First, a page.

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Publisher's Summary

“Powerful.... Tells a singular story to illuminate a universal truth.” (The New York Times Book Review)

The shocking truth about postwar adoption in America, told through the bittersweet story of one teenager, the son she was forced to relinquish, and their search to find each other

During the Baby Boom in 1960s America, women were encouraged to stay home and raise large families, but sex and childbirth were taboo subjects. Premarital sex was common, but birth control was hard to get and abortion was illegal. In 1961, 16-year-old Margaret Erle fell in love and became pregnant. Her enraged family sent her to a maternity home, and after she gave birth, she wasn't even allowed her to hold her own son. Social workers threatened her with jail until she signed away her parental rights. Her son vanished, his whereabouts and new identity known only to an adoption agency that would never share the slightest detail about his fate. 

Claiming to be acting in the best interests of all, the adoption business was founded on secrecy and lies. American Baby lays out how a lucrative and exploitative industry removed children from their birth mothers and placed them with hopeful families, fabricating stories about infants' origins and destinations, then closing the door firmly between the parties forever. Adoption agencies and other organizations that purported to help pregnant women struck unethical deals with doctors and researchers for pseudoscientific "assessments", and shamed millions of young women into surrendering their children.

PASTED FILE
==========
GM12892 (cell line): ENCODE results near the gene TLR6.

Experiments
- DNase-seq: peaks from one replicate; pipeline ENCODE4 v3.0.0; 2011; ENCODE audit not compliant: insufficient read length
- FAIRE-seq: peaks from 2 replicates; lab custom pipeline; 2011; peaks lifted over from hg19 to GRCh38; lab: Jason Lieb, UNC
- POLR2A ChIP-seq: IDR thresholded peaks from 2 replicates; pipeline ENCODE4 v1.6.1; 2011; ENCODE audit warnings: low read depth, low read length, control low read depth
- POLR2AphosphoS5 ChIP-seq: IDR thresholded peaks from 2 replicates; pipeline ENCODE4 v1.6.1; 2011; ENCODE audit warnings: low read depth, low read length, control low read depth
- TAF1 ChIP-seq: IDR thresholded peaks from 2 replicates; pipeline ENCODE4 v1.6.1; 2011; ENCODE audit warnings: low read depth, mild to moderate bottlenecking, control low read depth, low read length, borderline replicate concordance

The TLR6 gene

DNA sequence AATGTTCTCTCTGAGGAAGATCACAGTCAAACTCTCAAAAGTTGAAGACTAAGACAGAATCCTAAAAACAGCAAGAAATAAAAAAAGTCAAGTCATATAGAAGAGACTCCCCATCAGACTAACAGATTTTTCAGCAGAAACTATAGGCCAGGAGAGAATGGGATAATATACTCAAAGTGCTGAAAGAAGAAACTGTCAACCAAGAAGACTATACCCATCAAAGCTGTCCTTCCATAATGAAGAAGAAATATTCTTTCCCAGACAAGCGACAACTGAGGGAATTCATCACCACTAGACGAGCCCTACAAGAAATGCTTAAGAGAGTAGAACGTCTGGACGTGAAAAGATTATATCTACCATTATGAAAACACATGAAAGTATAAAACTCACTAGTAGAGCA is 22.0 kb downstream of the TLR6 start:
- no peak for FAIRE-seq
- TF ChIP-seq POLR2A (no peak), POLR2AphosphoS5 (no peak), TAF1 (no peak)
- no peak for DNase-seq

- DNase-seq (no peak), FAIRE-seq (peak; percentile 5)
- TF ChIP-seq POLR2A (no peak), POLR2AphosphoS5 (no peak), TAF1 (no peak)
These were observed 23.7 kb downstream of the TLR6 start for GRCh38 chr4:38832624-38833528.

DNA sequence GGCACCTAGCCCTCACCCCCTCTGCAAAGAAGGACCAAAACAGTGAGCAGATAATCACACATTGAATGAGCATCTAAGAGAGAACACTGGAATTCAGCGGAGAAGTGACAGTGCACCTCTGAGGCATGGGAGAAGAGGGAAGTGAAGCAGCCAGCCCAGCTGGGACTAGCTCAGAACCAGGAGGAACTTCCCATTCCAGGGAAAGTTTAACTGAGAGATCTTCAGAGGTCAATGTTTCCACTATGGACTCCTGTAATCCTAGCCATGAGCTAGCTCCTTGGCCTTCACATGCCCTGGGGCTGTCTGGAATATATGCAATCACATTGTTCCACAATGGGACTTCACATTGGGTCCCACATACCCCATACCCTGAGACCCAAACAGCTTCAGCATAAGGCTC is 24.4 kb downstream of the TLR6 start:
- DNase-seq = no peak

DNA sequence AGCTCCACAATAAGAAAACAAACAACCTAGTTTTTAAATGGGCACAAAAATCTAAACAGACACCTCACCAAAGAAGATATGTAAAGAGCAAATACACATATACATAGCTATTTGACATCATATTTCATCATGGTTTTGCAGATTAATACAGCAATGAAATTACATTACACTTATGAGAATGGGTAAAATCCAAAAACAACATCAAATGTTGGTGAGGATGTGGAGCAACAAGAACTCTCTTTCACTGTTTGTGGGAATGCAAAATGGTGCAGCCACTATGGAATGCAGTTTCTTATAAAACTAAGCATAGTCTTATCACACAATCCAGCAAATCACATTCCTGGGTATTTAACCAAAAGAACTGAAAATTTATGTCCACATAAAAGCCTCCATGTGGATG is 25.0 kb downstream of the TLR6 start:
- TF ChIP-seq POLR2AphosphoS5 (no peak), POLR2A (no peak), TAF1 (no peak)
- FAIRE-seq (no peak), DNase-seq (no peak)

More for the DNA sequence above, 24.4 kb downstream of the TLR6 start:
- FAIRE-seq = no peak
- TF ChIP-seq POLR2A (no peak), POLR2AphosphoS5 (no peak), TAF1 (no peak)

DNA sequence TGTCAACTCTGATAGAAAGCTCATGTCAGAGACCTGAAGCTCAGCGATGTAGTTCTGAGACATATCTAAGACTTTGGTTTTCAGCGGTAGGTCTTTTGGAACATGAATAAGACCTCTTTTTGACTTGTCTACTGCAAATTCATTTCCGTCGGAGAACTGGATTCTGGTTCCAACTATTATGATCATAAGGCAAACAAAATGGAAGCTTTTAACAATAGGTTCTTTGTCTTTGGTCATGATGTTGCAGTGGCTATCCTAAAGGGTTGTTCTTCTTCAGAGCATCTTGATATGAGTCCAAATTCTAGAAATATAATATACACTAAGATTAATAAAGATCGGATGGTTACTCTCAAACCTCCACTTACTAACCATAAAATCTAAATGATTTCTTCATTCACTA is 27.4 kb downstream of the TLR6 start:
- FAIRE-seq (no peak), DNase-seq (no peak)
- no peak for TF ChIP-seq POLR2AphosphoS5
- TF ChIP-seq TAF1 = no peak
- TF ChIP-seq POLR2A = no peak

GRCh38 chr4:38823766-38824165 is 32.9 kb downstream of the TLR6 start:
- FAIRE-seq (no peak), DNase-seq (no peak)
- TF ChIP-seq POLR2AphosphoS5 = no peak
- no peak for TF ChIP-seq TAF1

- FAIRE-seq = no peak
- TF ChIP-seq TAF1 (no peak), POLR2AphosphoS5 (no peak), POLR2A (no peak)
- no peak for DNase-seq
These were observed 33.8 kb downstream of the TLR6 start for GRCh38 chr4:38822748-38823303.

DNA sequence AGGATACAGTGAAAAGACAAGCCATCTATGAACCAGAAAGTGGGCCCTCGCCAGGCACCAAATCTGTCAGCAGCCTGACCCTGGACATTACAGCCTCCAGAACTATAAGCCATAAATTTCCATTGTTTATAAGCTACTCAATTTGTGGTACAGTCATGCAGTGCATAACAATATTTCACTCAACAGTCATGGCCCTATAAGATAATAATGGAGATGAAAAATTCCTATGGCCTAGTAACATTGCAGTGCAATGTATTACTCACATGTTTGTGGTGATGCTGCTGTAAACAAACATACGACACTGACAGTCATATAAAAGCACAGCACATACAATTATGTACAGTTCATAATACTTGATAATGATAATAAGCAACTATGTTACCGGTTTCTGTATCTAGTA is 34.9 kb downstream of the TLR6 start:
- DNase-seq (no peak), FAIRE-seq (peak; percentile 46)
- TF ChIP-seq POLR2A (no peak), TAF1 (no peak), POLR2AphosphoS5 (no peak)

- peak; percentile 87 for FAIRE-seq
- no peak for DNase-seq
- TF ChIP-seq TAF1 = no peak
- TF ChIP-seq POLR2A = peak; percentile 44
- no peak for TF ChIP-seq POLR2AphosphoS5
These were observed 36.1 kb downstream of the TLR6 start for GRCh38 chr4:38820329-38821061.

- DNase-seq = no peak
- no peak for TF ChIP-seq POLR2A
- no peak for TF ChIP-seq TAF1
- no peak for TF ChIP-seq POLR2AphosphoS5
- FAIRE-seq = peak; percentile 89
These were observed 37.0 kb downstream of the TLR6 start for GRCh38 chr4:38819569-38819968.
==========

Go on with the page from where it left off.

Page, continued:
Gabrielle Glaser dramatically demonstrates the power of the expectations and institutions that Margaret faced. Margaret went on to marry and raise a large family with David's father, but she never stopped longing for and worrying about her firstborn. She didn't know he spent the first years of his life living just a few blocks away from her; as he grew, he wondered about where he came from and why he was given up. Their tale - one they share with millions of Americans - is one of loss, love, and the search for identity. 

Adoption's closed records are being legally challenged in states nationwide. Open adoption is the rule today, but the identities of many who were adopted or who surrendered a child in the postwar decades are locked in sealed files. American Baby illuminates a dark time in our history and shows a path to reunion that can help heal the wounds inflicted by years of shame and secrecy.

©2020 Gabrielle Glaser (P)2020 Penguin Audio

Critic Reviews

“A searing narrative that combines the detailed saga of one unwed teenage mother with deep research on all aspects of a scandalous adoption industry.... Throughout, the author deftly follows this genuinely human story, exposing the darker corners of adoption in 20th-century America. In 2006, Ann Fessler's The Girls Who Went Away lifted the curtain on the plight of other women just like Margaret, and Glaser accomplishes an equally impressive feat here. In a narrative filled with villains, a birth mother and her son exhibit grace. A specific story of identity that has universal appeal for the many readers who have faced similar circumstances.” (Kirkus Reviews, starred review)